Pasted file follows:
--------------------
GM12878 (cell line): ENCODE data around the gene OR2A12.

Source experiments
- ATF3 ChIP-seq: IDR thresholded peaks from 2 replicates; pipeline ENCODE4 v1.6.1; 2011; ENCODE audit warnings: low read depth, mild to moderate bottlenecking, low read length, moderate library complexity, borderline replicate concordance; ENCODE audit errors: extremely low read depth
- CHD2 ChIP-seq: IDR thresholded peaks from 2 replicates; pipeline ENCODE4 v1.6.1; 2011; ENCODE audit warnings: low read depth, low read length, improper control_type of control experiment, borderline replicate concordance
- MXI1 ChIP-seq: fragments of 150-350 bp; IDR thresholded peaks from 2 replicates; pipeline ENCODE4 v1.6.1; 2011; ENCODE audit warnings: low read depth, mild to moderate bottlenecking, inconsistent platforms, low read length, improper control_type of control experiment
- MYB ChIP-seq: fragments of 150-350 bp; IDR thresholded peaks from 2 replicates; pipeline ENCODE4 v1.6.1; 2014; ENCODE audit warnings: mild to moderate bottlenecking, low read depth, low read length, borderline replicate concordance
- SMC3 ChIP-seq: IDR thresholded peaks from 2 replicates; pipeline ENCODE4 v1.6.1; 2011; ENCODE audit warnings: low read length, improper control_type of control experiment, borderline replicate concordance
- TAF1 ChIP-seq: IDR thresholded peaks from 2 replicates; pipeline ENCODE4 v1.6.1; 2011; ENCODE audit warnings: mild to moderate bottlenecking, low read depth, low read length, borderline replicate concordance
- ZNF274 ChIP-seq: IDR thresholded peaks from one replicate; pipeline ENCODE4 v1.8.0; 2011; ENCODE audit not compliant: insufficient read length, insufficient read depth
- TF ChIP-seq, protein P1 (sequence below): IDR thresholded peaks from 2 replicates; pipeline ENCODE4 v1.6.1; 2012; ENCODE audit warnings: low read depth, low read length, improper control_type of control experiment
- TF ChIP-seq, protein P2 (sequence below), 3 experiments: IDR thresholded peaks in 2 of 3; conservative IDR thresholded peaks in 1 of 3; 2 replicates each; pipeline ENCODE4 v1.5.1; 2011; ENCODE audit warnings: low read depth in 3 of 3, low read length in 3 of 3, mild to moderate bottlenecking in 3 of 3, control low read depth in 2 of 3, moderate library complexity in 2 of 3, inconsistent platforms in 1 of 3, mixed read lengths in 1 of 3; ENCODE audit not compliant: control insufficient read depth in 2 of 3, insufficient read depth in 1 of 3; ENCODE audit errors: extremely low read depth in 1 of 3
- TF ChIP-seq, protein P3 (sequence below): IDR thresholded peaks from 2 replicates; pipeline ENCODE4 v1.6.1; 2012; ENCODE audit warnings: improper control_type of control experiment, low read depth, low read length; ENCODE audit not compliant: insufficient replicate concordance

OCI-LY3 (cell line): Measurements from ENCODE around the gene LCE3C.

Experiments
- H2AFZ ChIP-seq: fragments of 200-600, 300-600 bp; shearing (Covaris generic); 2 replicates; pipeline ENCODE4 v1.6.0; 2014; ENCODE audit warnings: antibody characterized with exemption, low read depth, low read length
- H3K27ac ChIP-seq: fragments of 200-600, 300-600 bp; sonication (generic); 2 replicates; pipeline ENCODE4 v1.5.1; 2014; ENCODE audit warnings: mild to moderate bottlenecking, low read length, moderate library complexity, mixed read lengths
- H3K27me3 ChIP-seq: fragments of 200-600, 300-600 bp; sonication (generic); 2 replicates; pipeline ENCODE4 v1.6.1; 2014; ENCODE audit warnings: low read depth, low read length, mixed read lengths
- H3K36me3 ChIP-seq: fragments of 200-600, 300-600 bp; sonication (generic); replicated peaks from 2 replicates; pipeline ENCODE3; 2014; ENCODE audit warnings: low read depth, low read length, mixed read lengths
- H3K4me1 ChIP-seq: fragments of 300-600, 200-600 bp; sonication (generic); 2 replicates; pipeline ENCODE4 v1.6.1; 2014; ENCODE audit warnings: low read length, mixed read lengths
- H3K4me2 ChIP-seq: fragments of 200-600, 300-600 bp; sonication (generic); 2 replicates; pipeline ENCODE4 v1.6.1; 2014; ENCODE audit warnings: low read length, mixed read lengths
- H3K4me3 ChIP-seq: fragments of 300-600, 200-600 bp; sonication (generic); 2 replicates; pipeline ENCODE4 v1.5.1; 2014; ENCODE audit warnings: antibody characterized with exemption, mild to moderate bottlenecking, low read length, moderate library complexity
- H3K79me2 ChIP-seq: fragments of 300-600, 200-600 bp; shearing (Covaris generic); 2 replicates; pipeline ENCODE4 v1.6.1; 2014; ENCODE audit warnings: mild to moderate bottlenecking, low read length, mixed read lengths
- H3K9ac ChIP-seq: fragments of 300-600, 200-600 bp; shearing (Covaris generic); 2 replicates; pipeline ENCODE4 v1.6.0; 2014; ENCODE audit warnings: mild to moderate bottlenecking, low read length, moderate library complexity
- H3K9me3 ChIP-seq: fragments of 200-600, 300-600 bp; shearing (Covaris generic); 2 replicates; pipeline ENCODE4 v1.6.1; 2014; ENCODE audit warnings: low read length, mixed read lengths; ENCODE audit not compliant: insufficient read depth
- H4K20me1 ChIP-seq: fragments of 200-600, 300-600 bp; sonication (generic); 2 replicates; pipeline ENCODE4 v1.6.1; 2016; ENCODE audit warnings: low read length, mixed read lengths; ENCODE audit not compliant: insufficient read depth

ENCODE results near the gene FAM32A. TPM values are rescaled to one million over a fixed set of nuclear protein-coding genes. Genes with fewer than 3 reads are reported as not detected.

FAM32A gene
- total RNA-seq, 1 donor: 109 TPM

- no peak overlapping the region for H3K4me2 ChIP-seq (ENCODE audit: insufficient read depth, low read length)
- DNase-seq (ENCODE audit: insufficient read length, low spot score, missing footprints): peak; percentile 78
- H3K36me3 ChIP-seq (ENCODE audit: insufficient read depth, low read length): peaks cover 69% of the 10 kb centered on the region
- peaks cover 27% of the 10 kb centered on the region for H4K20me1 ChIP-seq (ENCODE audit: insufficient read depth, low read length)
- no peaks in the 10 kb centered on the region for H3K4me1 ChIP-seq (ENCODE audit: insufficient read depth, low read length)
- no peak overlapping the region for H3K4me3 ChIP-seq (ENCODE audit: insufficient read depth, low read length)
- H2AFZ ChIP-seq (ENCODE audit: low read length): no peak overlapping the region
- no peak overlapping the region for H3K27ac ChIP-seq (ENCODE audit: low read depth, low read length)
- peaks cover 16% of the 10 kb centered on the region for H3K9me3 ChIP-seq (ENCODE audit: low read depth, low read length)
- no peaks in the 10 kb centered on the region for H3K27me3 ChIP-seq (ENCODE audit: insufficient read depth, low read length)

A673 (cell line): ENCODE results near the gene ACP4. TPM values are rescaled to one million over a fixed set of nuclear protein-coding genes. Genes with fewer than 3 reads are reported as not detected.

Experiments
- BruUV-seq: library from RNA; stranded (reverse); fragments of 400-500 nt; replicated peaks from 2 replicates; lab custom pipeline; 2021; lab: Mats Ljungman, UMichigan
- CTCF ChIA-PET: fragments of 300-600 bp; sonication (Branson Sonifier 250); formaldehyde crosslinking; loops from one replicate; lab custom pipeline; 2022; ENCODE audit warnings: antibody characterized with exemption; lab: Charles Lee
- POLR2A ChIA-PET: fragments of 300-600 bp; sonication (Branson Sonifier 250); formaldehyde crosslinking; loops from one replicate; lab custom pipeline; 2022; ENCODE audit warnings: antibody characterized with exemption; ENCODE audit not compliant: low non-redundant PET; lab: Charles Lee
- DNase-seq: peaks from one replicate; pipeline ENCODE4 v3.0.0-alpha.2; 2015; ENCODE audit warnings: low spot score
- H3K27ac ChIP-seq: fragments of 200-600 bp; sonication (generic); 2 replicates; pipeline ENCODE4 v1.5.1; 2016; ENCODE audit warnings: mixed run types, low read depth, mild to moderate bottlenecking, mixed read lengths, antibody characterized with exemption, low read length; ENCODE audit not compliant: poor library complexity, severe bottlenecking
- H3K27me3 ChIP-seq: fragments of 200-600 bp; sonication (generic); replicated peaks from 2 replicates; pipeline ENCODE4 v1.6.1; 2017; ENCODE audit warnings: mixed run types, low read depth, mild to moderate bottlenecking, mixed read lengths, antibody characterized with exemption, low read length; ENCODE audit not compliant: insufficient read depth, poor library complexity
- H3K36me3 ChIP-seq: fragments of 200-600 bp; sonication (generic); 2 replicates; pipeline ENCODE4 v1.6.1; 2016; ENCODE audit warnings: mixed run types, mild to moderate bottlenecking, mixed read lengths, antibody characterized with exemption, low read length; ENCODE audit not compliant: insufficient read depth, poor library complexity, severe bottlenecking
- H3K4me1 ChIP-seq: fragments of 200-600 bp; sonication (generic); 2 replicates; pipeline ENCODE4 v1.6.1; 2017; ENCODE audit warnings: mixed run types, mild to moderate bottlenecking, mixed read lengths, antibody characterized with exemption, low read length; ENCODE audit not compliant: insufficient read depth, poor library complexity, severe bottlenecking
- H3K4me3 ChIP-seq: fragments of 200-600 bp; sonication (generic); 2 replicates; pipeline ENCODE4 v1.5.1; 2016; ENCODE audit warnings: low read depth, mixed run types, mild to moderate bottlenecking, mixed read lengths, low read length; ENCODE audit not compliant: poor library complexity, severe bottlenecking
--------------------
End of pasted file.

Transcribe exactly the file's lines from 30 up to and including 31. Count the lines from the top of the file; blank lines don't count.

- DNase-seq (ENCODE audit: insufficient read length, low spot score, missing footprints): peak; percentile 78
- H3K36me3 ChIP-seq (ENCODE audit: insufficient read depth, low read length): peaks cover 69% of the 10 kb centered on the region